Process Modelling and Configuration

The process modeling mechanism Usage Engine leverages to create applications and data processing logic is through a flexible configuration layer. Its high-level graphical environment delivers a complete set of configurable tools to meet the challenging requirements of our customers. 

Usage Engine Agents

Workflows are the cornerstones of process modeling and configuration in Usage Engine. A workflow is a set of nodes that are referred to as agents. Processing models are visualized by connecting the agents to each other using drag and drop. 

Workflows contain three types of agents: 

  • Collection agents are responsible for gathering data into the workflow from data sources or the client of a bi-directional real-time flow. An example of a simple collection agent could be one that reads a file from disk and sends its contents into the workflow. 
  • Processing agents delivers data on one or many outgoing routes. A processing agent could be as simple as a counter that counts the throughput. It could also be more complex in that it evaluates the data and depending on the result, delivers it on different routes. Amongst the processing agents, so-called transformer agents can be identified. A transformer agent is responsible for translating an incoming byte stream into a UDR object or the opposite. For file distribution the Encoder Agent can be used to create header/trailer records containing meta-data of the file, e.g. record counter, check sum etc. This is commonly referred to as Decoding and Encoding, which the Usage Engine Ultra format system will handle. 
  • Forwarding agents are responsible for distributing the data from the workflow to other systems or devices. An example of a forwarding agent could be one that creates a file from a data stream and transfers it to another system using FTP. 


Process Modelling 


Workflows may be interlinked into data processing and orchestrattion tasks of virtually any complexity, where the output of one Workflow is the input of another. 

There are three different types of workflows, that each have a slightly different execution behavior, but their modeling and configuration structure is the same. 

  • Batch workflows – Are used to collect, process and distribute file-based data, also referred to as an Offline model. Batch Workflows can be configured for multi-threaded execution and enforces a first-in-first-out processing order and a strict transaction boundary based on each batch processed. 
  • Real-time workflows – Enables online processing of requests/answers with other systems. These Workflows use multi-threading to enable execution of large numbers of independent execution paths simultaneously.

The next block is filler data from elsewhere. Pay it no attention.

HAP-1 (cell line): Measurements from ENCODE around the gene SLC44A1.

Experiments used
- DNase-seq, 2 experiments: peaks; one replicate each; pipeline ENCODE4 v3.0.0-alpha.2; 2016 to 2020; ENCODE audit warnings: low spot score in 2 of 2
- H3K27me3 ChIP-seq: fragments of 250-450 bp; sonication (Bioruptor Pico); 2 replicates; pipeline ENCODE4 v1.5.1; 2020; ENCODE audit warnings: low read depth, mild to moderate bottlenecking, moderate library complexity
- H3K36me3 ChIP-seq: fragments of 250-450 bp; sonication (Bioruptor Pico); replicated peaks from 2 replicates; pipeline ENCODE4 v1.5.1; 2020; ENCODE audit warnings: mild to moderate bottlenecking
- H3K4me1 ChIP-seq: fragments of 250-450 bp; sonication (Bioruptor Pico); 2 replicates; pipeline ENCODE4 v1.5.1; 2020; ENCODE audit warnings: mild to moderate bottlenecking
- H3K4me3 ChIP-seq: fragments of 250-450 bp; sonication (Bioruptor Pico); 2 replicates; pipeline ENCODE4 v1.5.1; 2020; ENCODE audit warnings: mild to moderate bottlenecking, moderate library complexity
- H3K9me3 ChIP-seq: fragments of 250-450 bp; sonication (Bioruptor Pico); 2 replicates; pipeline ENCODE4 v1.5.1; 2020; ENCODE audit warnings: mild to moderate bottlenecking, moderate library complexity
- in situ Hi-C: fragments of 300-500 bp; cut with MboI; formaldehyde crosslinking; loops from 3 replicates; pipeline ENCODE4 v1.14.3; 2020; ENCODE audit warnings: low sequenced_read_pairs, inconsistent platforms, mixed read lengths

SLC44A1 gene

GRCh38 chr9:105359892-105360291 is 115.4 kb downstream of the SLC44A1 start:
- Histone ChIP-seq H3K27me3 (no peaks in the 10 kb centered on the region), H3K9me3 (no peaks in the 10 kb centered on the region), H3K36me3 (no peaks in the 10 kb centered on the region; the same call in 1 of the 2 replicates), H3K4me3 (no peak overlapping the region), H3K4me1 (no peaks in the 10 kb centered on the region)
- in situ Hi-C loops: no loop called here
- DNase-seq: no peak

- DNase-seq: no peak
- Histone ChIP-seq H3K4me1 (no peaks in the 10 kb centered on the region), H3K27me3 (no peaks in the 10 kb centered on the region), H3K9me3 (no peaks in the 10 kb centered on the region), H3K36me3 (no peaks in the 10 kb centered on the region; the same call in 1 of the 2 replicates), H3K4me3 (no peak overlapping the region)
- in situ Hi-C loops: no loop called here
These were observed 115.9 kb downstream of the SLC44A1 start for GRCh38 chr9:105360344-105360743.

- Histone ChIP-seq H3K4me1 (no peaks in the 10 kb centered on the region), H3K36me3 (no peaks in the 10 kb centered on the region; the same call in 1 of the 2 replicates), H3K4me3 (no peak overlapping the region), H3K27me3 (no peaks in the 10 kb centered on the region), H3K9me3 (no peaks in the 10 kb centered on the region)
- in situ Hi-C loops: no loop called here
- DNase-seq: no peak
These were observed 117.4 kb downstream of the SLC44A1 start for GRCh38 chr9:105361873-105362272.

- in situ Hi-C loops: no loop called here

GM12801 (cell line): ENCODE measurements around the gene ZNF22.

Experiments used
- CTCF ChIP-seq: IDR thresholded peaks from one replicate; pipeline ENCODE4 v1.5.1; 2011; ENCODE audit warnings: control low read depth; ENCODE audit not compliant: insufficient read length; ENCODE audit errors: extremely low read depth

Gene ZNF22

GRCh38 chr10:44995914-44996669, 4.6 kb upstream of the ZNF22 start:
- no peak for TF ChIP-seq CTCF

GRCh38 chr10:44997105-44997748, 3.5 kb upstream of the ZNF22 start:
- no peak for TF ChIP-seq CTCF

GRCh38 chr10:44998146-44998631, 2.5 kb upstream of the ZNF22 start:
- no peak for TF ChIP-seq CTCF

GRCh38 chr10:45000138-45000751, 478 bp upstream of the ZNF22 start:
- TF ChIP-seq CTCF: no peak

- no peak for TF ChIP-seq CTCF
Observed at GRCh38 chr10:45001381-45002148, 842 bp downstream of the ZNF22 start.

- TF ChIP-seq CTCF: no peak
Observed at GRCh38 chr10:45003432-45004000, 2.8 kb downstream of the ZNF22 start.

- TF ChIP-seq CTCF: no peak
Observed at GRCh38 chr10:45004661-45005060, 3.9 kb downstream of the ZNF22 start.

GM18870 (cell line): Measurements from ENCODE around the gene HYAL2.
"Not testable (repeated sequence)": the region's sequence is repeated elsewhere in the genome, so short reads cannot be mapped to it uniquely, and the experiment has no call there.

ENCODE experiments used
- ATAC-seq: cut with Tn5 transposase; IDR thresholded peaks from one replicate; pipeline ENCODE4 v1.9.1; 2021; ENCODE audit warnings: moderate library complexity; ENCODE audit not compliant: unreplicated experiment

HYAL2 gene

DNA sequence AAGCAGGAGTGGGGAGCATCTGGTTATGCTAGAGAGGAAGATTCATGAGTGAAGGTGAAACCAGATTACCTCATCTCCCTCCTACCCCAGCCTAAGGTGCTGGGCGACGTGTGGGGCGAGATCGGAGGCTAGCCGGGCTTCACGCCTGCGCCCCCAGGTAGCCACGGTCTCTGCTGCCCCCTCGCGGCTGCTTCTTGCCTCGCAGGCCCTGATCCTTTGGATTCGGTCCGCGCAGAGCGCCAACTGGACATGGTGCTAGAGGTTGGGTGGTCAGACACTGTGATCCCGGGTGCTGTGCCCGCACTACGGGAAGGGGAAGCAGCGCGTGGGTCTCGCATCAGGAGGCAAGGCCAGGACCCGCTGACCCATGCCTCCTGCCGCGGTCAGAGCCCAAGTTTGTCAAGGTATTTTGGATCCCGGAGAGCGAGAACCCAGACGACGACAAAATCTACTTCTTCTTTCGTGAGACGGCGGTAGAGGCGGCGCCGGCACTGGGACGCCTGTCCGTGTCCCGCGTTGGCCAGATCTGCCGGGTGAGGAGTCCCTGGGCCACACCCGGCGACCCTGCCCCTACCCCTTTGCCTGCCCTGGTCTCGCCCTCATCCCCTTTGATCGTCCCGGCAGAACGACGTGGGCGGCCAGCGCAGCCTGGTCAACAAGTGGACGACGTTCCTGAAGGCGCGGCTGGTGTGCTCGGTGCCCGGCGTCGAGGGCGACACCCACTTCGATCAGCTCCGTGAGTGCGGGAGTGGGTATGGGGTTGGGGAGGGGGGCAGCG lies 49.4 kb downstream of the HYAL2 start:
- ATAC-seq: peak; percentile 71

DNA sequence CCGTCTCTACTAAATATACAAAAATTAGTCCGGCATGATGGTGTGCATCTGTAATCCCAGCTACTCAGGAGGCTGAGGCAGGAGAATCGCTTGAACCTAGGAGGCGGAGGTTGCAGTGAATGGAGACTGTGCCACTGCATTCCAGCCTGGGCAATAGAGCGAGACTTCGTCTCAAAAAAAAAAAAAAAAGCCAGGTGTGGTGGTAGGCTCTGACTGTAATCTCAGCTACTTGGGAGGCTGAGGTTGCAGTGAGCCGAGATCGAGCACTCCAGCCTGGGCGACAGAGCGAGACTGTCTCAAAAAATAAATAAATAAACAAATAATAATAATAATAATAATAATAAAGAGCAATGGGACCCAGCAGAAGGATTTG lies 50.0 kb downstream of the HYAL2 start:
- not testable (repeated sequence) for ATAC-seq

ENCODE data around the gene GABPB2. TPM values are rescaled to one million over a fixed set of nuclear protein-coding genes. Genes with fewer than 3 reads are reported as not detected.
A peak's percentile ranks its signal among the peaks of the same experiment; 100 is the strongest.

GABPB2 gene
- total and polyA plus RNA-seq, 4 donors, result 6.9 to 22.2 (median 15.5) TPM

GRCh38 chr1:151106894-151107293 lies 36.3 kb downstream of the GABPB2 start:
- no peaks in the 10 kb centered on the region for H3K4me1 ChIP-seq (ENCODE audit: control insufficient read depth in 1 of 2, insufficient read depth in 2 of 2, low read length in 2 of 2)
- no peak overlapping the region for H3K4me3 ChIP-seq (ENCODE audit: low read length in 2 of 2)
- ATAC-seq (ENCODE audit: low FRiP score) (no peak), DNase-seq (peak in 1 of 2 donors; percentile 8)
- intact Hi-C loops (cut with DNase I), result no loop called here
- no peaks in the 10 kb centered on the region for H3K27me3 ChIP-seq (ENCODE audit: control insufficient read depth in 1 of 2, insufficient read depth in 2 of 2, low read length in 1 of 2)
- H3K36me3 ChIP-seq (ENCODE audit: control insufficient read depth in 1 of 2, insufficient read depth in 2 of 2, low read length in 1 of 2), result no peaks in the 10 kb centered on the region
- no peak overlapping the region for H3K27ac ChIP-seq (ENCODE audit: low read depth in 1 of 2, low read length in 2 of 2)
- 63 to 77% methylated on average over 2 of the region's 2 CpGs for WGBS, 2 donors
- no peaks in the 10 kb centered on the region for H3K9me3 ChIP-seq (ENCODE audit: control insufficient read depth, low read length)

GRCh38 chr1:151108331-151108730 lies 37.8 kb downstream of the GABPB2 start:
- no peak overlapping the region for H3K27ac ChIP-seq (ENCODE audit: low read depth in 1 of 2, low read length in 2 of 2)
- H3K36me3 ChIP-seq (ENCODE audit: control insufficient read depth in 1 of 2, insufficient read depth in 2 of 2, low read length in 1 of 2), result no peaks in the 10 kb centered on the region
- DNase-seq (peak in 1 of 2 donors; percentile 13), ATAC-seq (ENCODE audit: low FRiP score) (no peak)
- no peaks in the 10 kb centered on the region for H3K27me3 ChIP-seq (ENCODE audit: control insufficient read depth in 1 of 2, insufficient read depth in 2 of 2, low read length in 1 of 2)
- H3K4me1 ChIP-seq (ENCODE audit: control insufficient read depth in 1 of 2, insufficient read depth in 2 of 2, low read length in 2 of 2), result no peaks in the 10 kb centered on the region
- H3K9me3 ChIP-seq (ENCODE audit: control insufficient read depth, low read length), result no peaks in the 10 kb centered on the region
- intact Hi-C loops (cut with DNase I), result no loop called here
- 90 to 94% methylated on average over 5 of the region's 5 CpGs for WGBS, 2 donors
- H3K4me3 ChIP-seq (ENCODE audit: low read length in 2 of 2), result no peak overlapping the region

• Task workflows – Used to execute common activities such as cleanup or maintenance tasks. Several System Tasks are pre-configured in Usage Engine and can be complemented with any user-defined activity. 

The workflow configuration is used to design and configure workflows, by adding agents and connecting them to each other. 

The following illustration shows an example of a simple Batch workflow: 

Batch Workflow Example 

Workflows that are conceptually related can be grouped together. This enables the setting of common execution or monitoring characteristics on all elements in a group, such as execution scheduling for Workflow Groups or selection of execution environment for Workflows and Workflow Groups. 

Workflow and Workflow Group functions include, among other things:   




Workflows Groups can be scheduled for execution periodically, on specific occasions or as a result of an event within the Usage Enginee system.   

Distributed execution 

A workflow or a group of workflows can be directed to execute on a particular execution node, or it can automatically be distributed to a node with the lowest load or lowest number of active Workflows.   

Suspend execution 

For a period of time a workflow or a group can be suspended from executing as scheduled. 

Version handling 

All versions of workflows and groups are saved during configuration, and it is possible to view and rollback to any previous version. 

Table configuration 

Workflows with the same structure can easily be multiplied in a table-based view, where the user selects which parameters that should be possible to define per workflow. 

External References 

Workflow configuration can be managed via property files called external references, providing the facility for external control of Workflow execution from outside the Desktop. 

Meta Information Model (MIM) 

Upon configuration, the workflow and its agents provide runtime attributes – MIMs, which can be fetched and distributed to other parts of the system. MIMs can be both static and dynamic. Examples of MIM values are, for example, agent names and names of collected files.   


As with all configurations, also Workflows and groups can be saved encrypted. In such a case, read or write access to encrypted configurations is only possible if a correct password is provided.